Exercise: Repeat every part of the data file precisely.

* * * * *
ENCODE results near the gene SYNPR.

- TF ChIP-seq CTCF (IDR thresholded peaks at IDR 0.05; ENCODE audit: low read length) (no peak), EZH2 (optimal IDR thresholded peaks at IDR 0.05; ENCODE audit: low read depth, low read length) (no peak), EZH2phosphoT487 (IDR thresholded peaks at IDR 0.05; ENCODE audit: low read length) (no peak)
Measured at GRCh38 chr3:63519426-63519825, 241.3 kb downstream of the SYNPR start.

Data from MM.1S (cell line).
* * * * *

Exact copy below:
ENCODE results near the gene SYNPR.

- TF ChIP-seq CTCF (IDR thresholded peaks at IDR 0.05; ENCODE audit: low read length) (no peak), EZH2 (optimal IDR thresholded peaks at IDR 0.05; ENCODE audit: low read depth, low read length) (no peak), EZH2phosphoT487 (IDR thresholded peaks at IDR 0.05; ENCODE audit: low read length) (no peak)
Measured at GRCh38 chr3:63519426-63519825, 241.3 kb downstream of the SYNPR start.

Data from MM.1S (cell line).